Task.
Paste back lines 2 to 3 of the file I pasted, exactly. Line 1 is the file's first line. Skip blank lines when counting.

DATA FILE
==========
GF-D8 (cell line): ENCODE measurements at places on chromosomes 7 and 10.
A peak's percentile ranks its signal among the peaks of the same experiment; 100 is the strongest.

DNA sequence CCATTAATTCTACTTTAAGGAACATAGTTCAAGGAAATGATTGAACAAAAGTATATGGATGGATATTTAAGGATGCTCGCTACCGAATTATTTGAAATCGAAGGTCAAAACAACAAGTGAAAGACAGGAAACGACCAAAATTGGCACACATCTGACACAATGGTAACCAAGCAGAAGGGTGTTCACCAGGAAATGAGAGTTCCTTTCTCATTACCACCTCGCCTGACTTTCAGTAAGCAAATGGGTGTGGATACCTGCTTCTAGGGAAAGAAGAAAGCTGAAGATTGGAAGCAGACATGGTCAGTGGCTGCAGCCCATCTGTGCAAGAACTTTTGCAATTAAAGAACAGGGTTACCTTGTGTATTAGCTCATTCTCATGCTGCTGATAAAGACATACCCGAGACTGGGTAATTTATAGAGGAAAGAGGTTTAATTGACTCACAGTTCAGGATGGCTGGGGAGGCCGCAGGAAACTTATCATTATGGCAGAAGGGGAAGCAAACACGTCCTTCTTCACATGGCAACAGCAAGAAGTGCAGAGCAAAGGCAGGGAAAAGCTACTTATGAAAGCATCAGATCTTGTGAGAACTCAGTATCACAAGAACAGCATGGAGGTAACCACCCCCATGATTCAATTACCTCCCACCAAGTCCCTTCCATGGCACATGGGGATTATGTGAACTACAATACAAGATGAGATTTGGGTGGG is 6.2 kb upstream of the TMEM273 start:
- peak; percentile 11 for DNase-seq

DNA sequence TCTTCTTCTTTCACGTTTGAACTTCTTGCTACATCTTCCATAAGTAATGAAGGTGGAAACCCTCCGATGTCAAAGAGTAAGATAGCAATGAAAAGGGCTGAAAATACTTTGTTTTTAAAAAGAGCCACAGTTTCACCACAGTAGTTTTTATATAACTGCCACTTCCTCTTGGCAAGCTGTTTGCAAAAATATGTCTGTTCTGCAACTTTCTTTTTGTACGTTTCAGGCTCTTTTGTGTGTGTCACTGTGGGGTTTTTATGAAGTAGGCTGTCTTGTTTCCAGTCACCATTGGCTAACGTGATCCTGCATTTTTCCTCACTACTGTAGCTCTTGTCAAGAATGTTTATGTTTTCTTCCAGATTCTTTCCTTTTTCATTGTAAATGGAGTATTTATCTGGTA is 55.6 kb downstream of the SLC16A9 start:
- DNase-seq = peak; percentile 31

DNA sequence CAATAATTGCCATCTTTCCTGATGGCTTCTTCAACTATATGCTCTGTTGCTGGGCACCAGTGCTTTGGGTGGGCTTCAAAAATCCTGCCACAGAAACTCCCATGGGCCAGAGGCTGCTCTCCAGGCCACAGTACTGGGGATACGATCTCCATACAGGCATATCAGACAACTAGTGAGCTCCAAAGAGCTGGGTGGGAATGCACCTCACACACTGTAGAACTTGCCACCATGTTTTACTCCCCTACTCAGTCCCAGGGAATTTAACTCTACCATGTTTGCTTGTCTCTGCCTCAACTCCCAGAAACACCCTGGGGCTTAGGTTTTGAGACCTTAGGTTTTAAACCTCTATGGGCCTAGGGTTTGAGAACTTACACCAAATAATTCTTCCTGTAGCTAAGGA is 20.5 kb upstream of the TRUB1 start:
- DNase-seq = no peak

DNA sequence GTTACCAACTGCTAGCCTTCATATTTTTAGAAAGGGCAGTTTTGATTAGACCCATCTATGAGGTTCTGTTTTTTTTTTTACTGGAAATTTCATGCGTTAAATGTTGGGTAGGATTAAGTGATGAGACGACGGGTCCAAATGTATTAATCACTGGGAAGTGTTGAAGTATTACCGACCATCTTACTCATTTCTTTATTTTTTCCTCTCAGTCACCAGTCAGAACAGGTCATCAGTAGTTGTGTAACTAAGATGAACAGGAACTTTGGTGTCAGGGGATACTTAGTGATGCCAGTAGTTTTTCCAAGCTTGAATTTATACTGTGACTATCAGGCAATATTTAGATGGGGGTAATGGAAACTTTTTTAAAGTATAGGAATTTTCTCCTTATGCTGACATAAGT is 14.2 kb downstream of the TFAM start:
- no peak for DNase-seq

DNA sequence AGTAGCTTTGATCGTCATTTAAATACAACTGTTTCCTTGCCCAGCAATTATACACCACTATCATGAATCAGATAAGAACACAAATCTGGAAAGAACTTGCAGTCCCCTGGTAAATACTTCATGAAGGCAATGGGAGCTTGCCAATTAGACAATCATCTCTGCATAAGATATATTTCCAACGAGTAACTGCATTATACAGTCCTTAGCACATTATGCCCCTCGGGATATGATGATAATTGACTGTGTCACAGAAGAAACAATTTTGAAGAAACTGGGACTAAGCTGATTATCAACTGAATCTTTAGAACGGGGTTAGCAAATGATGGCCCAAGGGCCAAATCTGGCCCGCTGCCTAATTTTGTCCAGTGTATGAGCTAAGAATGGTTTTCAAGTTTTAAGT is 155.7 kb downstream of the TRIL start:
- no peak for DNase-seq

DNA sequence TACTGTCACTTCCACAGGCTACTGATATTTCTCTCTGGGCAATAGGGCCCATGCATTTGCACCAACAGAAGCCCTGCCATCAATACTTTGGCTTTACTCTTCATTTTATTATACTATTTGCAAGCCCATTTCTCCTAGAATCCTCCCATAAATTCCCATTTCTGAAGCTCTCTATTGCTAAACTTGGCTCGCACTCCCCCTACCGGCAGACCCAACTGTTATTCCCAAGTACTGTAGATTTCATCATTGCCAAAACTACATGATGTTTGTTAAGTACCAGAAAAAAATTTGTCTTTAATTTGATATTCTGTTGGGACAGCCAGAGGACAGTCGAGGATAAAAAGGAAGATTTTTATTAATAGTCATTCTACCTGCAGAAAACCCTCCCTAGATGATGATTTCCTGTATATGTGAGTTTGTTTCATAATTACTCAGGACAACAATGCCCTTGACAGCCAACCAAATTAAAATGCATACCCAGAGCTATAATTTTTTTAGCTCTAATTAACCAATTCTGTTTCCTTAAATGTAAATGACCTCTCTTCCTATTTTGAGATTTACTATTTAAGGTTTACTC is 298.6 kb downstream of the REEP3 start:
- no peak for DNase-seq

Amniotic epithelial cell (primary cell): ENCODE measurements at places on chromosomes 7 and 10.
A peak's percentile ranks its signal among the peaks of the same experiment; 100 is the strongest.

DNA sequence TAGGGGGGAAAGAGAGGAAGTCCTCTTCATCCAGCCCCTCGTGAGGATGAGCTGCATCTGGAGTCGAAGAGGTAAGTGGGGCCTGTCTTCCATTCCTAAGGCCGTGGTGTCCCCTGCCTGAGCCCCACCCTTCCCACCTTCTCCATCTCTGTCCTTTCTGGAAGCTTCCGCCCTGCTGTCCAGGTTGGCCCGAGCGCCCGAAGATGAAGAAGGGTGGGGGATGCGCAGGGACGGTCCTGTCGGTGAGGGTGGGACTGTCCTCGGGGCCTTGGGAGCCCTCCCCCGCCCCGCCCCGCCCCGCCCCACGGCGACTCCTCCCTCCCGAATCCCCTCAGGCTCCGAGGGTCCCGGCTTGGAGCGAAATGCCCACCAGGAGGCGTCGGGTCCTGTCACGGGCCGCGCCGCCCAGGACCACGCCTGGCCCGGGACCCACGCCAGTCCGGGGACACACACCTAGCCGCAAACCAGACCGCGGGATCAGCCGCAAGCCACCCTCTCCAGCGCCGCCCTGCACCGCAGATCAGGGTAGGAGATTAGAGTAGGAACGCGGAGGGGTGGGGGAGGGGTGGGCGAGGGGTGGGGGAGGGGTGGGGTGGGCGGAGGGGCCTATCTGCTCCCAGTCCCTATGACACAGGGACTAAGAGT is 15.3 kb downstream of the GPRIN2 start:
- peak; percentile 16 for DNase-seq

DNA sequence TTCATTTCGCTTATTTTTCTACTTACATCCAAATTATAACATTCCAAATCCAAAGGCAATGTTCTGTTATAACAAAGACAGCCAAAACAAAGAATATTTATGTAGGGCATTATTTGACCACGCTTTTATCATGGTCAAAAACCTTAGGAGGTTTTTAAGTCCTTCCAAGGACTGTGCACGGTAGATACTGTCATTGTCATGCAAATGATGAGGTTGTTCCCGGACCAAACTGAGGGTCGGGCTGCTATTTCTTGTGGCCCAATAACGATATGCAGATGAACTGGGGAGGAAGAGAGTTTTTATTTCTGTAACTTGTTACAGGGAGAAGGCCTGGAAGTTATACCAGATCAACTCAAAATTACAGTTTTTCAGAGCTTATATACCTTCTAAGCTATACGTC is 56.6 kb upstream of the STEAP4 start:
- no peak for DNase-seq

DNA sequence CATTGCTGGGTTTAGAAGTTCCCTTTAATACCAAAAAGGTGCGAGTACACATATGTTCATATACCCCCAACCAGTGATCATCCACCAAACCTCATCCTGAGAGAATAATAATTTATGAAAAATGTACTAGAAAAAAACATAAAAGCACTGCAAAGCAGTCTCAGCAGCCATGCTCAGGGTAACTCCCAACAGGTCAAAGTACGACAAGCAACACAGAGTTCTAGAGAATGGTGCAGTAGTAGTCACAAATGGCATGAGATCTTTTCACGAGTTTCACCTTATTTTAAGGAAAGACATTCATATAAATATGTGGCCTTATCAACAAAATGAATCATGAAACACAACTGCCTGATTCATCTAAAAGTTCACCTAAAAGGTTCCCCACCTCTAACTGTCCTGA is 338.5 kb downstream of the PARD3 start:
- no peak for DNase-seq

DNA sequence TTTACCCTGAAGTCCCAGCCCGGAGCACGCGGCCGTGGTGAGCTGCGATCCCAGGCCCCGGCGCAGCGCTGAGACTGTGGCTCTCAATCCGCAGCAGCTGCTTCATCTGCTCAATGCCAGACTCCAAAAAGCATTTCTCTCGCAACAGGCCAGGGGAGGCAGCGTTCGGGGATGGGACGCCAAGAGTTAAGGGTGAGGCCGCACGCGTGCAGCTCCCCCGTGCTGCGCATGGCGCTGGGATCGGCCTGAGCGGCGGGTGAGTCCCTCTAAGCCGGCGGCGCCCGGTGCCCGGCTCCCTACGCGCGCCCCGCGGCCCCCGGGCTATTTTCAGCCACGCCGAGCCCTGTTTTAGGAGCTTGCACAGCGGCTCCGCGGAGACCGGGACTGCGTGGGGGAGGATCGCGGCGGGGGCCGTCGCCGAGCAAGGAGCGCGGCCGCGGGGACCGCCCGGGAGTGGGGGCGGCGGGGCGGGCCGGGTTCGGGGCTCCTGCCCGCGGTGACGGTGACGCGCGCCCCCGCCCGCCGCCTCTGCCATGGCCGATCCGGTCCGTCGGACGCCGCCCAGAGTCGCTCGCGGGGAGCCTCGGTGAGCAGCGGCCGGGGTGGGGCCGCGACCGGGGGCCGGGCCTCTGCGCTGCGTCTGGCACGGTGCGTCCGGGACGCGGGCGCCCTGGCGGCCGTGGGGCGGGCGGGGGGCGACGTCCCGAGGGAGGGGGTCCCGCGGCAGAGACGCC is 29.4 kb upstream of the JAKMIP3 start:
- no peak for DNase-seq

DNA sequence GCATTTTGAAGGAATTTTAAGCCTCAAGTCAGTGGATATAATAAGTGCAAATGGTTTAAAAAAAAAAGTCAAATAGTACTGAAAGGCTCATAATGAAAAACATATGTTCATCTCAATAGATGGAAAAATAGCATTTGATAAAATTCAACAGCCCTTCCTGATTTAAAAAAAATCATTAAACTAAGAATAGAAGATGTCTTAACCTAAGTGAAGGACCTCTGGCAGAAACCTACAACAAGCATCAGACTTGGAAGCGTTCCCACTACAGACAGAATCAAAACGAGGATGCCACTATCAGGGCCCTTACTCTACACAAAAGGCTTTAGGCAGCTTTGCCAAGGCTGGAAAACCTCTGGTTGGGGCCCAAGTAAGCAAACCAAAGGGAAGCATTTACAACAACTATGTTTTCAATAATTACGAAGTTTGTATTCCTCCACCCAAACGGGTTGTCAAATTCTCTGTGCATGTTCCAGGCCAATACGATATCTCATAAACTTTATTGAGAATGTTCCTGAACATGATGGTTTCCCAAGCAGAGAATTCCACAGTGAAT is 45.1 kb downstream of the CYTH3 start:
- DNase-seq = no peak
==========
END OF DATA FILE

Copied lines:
A peak's percentile ranks its signal among the peaks of the same experiment; 100 is the strongest.

DNA sequence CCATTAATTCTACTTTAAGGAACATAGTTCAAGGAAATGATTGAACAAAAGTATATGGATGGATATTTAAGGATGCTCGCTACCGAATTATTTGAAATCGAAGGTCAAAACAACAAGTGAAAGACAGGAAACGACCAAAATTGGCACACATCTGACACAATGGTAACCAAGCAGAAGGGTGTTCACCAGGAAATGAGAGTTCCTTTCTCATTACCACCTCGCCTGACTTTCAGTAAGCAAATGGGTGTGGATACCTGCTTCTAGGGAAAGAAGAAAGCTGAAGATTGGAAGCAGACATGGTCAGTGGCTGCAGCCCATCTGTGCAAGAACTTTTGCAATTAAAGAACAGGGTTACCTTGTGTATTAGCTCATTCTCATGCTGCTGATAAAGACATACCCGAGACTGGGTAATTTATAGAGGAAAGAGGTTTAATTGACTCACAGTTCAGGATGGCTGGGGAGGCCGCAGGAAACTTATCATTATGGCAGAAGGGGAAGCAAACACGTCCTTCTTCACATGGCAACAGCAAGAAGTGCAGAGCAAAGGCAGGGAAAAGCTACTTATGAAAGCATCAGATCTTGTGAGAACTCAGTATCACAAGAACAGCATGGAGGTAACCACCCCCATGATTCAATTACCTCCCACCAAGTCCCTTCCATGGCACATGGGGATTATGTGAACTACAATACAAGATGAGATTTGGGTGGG is 6.2 kb upstream of the TMEM273 start: